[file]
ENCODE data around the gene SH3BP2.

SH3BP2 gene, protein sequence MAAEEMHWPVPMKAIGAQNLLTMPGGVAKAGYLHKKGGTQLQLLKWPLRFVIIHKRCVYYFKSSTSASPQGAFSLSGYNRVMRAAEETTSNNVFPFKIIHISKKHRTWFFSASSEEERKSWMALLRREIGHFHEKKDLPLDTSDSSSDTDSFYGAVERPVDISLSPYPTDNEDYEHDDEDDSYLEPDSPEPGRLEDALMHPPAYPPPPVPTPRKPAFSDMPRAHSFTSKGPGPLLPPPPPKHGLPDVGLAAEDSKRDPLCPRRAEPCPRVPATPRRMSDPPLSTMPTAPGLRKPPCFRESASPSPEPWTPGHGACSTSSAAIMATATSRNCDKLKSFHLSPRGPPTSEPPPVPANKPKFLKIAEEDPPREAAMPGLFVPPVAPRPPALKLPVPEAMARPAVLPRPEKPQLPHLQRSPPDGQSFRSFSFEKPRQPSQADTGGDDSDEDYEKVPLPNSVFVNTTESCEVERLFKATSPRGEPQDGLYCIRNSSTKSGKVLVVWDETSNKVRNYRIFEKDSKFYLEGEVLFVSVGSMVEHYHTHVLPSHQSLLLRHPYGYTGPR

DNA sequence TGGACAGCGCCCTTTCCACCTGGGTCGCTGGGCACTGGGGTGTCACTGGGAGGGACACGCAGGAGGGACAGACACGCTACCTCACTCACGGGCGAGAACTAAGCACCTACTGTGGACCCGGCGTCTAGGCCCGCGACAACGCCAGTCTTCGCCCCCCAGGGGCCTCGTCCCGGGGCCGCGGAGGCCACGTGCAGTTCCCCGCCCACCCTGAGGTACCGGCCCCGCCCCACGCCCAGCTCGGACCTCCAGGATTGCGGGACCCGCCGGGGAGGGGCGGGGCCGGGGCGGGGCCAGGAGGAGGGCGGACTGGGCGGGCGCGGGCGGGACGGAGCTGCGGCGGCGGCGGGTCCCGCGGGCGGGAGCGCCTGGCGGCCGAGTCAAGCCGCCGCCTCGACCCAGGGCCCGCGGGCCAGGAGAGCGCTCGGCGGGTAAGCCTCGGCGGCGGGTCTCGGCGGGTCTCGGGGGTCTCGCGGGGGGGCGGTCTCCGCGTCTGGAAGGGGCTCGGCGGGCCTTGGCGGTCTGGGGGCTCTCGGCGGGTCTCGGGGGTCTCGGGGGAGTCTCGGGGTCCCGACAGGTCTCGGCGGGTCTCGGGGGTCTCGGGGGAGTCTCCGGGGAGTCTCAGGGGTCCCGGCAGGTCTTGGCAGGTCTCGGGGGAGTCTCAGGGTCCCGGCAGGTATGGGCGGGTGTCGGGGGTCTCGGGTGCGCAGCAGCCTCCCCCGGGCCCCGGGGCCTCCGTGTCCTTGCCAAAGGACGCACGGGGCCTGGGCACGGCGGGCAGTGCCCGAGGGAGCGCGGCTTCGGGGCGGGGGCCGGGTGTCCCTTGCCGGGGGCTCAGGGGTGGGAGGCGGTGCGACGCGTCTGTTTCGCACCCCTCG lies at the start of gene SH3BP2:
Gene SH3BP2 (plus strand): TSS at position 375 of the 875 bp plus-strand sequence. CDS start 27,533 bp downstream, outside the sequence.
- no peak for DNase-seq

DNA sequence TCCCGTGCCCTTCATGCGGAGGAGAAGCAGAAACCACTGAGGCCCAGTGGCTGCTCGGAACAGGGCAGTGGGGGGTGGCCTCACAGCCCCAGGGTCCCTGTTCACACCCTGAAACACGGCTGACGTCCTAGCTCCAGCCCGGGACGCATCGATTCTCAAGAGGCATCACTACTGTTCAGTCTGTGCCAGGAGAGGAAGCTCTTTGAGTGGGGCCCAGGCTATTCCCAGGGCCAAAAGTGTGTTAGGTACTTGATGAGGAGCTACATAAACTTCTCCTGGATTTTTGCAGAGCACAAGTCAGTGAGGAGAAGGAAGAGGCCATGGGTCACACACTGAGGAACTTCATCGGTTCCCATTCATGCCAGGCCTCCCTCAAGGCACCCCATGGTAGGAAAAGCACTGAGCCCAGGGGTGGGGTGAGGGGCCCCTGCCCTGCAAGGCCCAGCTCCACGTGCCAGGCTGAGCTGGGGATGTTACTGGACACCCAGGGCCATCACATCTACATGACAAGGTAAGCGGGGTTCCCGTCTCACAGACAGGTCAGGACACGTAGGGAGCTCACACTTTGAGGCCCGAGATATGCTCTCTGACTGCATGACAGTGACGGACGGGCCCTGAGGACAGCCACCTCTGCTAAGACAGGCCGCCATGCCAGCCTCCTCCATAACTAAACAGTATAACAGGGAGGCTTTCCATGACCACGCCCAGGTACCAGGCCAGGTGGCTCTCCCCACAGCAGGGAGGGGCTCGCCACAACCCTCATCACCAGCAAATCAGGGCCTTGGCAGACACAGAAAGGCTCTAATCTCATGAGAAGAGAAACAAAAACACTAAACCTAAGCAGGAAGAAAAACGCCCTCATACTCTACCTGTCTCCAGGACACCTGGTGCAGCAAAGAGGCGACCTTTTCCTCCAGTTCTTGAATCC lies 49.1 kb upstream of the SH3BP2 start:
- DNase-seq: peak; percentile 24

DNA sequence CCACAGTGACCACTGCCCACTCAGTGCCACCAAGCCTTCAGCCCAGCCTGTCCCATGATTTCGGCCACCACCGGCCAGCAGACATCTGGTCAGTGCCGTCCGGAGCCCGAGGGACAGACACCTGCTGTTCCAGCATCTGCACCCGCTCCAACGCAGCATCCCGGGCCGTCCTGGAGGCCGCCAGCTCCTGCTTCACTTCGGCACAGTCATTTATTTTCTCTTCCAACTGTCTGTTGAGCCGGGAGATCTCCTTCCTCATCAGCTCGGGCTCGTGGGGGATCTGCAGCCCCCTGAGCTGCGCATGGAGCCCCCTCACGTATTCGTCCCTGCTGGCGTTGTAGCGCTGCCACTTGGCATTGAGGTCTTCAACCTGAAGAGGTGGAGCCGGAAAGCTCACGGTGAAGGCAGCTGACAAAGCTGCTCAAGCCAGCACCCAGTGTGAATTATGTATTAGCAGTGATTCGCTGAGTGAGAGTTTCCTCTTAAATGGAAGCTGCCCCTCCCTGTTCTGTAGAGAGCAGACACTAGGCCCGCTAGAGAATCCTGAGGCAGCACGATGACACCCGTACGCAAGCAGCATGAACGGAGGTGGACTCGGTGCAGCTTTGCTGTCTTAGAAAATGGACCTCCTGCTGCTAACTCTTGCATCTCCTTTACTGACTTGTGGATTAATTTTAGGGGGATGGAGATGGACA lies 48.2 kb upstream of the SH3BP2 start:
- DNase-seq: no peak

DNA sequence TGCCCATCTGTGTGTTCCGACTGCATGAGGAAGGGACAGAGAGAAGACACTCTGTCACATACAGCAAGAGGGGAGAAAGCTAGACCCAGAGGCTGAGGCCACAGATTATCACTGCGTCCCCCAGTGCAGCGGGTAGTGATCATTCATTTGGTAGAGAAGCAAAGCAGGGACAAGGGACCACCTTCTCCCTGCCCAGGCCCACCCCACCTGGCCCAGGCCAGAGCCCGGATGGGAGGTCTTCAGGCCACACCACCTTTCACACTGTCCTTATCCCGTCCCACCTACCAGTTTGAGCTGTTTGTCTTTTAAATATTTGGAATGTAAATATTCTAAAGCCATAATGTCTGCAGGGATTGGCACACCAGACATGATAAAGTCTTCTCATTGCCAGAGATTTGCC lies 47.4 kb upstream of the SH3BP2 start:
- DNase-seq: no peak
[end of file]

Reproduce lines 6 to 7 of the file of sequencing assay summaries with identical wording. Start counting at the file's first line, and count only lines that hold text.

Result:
DNA sequence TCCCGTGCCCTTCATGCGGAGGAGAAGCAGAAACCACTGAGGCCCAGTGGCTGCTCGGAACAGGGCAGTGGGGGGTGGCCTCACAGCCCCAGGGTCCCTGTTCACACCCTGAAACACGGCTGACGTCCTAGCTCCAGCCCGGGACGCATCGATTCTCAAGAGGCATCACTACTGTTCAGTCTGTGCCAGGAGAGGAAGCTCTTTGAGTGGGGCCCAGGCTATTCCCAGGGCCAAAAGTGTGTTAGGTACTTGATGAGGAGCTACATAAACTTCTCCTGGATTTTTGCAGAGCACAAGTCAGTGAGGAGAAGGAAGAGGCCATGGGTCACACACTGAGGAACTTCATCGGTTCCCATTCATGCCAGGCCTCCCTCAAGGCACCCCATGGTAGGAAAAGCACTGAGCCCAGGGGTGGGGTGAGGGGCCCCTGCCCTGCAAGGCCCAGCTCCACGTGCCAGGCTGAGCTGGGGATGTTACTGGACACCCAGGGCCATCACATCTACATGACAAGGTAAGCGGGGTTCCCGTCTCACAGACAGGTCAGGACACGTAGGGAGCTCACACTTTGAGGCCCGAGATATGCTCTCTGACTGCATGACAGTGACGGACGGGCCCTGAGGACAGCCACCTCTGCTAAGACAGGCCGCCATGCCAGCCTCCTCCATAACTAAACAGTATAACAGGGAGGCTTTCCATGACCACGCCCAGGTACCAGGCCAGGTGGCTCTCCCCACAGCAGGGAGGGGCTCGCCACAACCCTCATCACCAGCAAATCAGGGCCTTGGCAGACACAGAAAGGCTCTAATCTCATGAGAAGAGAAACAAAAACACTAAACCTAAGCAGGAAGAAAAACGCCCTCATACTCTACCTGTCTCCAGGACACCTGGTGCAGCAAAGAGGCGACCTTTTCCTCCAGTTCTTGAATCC lies 49.1 kb upstream of the SH3BP2 start:
- DNase-seq: peak; percentile 24